Another Google search revealed that PH means that haproxy rejected the header from the backend because it was malformed.

At this point, an investigation into the web app did discover a loop in the code that kept adding elements to a cookie included in the response header.

Anyway, I leave this here in the hope that somebody will stumble on it and benefit from it.

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Categories: Architecture

Who's Managing Your Company?

One of the best books I’m reading lately is The Future of Management, by Gary Hamel.

It’s all about how management innovation is the best competitive advantage, whether you look through the history of great businesses or the history of great militaries.  Hamel makes a great case that strategic innovation, product or service innovation, and operational innovation are fleeting advantages, but management innovation leads to competitive advantage for the long haul.

In The Future of Management, Hamel poses a powerful question …

“Who is managing your company?”

Via The Future of Management:

“Who's managing your company?  You might be tempted to answer, 'the CEO,' or 'the executive team,' or 'all of us in middle management.'  And you'd be right, but that wouldn't be the whole truth.  To a large extent, your company is being managed right now by a small coterie of long-departed theorists and practitioners who invented the rules and conventions of 'modern' management back in the early years of the 20th century.  They are the poltergeists who inhabit the musty machinery of management.  It is their edicts, echoing across the decades, that invisibly shape the way your company allocates resources, sets budgets, distributes power, rewards people, and makes decisions.”

That’s why it’s easy for CEOs to hop around companies …

Via The Future of Management:

“So pervasive is the influence of these patriarchs that the technology of management varies only slightly from firm to firm.  Most companies have a roughly similar management hierarchy (a cascade of EVPs, SVPs, and VPs).  They have analogous control systems, HR practices, and planning rituals, and rely on comparable reporting structures and review systems.  That's why it's so easy for a CEO to jump from one company to another -- the levers and dials of management are more or less the same in every corporate cockpit.”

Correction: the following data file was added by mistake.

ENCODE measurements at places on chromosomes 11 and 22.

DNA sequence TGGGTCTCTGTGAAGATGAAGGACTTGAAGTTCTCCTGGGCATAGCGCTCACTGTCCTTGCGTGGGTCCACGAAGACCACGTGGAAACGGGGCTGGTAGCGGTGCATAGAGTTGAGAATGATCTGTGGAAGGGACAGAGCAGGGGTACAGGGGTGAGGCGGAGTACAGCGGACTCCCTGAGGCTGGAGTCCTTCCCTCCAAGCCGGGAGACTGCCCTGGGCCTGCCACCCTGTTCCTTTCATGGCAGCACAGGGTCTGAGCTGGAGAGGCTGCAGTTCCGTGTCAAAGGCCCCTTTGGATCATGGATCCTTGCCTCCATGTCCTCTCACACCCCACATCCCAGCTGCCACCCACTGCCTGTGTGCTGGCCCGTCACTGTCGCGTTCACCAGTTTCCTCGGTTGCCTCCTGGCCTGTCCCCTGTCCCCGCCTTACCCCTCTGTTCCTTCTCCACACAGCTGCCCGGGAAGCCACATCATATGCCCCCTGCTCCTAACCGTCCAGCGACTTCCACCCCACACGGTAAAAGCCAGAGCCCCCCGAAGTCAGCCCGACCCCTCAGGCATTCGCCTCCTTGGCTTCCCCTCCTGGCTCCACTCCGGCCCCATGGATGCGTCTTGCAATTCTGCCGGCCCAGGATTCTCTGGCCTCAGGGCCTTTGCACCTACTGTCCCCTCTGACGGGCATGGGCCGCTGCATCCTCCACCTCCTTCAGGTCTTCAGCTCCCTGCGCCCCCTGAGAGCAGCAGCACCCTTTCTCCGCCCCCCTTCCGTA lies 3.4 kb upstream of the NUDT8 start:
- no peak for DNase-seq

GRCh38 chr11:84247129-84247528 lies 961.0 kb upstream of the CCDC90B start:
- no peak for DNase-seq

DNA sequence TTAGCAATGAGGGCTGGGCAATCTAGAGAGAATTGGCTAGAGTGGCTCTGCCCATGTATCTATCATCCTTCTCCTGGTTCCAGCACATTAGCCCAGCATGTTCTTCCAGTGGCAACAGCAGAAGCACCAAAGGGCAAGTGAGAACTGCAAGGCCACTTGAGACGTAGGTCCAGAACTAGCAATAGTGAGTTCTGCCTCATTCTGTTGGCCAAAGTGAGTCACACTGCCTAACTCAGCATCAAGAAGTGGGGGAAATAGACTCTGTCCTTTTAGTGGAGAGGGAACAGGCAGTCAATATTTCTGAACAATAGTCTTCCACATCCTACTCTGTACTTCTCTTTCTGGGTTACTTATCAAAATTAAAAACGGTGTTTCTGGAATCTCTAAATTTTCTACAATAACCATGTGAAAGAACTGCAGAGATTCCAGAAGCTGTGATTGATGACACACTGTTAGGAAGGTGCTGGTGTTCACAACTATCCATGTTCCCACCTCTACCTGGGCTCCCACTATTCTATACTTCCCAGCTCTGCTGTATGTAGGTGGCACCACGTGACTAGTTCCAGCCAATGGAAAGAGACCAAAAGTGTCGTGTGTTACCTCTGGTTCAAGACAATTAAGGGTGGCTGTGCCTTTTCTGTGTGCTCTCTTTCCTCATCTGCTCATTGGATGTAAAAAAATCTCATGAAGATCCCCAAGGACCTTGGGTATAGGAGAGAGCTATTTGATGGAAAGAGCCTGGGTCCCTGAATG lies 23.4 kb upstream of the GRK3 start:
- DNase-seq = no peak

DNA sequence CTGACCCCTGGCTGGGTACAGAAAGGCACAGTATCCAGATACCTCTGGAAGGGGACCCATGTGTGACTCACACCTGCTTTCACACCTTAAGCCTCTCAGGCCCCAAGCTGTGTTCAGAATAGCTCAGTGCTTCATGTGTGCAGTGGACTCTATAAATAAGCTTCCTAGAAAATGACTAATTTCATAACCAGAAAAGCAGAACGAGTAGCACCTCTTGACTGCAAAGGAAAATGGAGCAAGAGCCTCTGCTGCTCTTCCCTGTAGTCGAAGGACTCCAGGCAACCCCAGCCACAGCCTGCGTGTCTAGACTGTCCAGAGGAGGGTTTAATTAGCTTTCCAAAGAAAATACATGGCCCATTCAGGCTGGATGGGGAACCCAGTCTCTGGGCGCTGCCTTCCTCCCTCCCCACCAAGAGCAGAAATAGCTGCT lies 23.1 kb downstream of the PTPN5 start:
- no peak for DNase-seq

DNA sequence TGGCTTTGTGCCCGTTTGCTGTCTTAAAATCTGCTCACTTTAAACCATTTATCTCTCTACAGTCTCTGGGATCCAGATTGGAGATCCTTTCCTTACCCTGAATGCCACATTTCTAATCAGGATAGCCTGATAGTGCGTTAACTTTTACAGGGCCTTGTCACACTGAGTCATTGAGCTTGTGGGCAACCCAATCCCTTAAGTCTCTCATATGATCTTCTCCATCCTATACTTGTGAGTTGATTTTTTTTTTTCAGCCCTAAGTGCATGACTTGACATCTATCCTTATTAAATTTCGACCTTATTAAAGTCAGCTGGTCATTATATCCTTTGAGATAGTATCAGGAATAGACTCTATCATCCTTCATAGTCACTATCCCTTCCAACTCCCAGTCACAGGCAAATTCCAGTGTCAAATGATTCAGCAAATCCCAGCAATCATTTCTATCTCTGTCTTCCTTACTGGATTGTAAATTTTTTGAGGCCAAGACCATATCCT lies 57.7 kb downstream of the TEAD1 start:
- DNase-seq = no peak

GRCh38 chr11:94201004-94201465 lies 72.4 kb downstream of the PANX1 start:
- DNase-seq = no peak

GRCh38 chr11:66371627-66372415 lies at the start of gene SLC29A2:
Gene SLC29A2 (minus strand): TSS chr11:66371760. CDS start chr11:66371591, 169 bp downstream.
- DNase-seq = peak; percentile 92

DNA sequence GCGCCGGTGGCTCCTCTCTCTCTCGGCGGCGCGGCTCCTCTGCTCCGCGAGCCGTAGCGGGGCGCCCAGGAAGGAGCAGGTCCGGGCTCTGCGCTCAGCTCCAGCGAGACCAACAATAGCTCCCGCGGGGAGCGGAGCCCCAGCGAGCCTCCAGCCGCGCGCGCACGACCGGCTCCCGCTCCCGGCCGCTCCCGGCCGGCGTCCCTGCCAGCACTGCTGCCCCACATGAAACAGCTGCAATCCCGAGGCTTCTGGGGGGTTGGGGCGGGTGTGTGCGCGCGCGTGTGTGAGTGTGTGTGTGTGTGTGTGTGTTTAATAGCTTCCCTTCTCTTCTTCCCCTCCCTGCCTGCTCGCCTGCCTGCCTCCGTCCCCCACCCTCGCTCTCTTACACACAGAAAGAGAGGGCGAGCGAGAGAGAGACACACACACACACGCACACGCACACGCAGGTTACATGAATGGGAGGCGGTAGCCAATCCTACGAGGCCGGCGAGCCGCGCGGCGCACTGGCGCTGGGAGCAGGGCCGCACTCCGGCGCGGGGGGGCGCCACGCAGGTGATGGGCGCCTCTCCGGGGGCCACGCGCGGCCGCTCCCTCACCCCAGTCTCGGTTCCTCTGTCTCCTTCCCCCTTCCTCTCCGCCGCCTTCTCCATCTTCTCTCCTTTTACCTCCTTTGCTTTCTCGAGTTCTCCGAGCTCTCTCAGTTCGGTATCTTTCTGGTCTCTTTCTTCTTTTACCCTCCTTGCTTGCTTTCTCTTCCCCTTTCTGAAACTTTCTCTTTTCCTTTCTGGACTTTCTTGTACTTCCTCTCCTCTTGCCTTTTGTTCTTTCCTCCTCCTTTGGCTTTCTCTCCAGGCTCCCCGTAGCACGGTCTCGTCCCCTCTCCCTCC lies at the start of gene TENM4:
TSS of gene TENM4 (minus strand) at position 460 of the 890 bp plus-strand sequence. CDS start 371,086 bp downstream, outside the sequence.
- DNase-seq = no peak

What really struck me here is how much management approach has been handed down through the ages, and accepted as status quo.

It’s some great good for thought, especially given that management innovation is THE most powerful form of competitive advantage from an innovation standpoint (which Hamel really builds a strong case here throughout the entirety of the book.)

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Categories: Architecture, Programming

StackOverflow Update: 560M Pageviews a Month, 25 Servers, and It's All About Performance

The folks at Stack Overflow remain incredibly open about what they are doing and why. So it’s time for another update. What has Stack Overflow been up to?

The network of sites that make up StackExchange, which includes StackOverflow, is now ranked 54th for traffic in the world; they have 110 sites and are growing at a rate of 3 or 4 a month; 4 million users; 40 million answers; and 560 million pageviews a month.

This is with just 25 servers. For everything. That’s high availability, load balancing, caching, databases, searching, and utility functions. All with a relative handful of employees. Now that’s quality engineering.

This update is based on The architecture of StackOverflow (video) by Marco Cecconi and What it takes to run Stack Overflow (post) by Nick Craver. In addition, I’ve merged in comments from various sources. No doubt some of the details are out of date as I meant to write this article long ago, but it should still be representative. 

Stack Overflow still uses Microsoft products. Microsoft infrastructure works and is cheap enough, so there’s no compelling reason to change. Yet SO is pragmatic. They use Linux where it makes sense. There’s no purity push to make everything Linux or keep everything Microsoft. That wouldn’t be efficient. 

Stack Overflow still uses a scale-up strategy. No clouds in site. With their SQL Servers loaded with 384 GB of RAM and 2TB of SSD, AWS would cost a fortune. The cloud would also slow them down, making it harder to optimize and troubleshoot system issues. Plus, SO doesn’t need a horizontal scaling strategy. Large peak loads, where scaling out makes sense, hasn’t  been a problem because they’ve been quite successful at sizing their system correctly.

So it appears Jeff Atwood’s quote: "Hardware is Cheap, Programmers are Expensive", still seems to be living lore at the company.

Marco Ceccon in his talk says when talking about architecture you need to answer this question first: what kind of problem is being solved?

First the easy part. What does StackExchange do? It takes topics, creates communities around them, and creates awesome question and answer sites. 

The second part relates to scale. As we’ll see next StackExchange is growing quite fast and handles a lot of traffic. How does it do that? Let’s take a look and see….

Stats
Categories: Architecture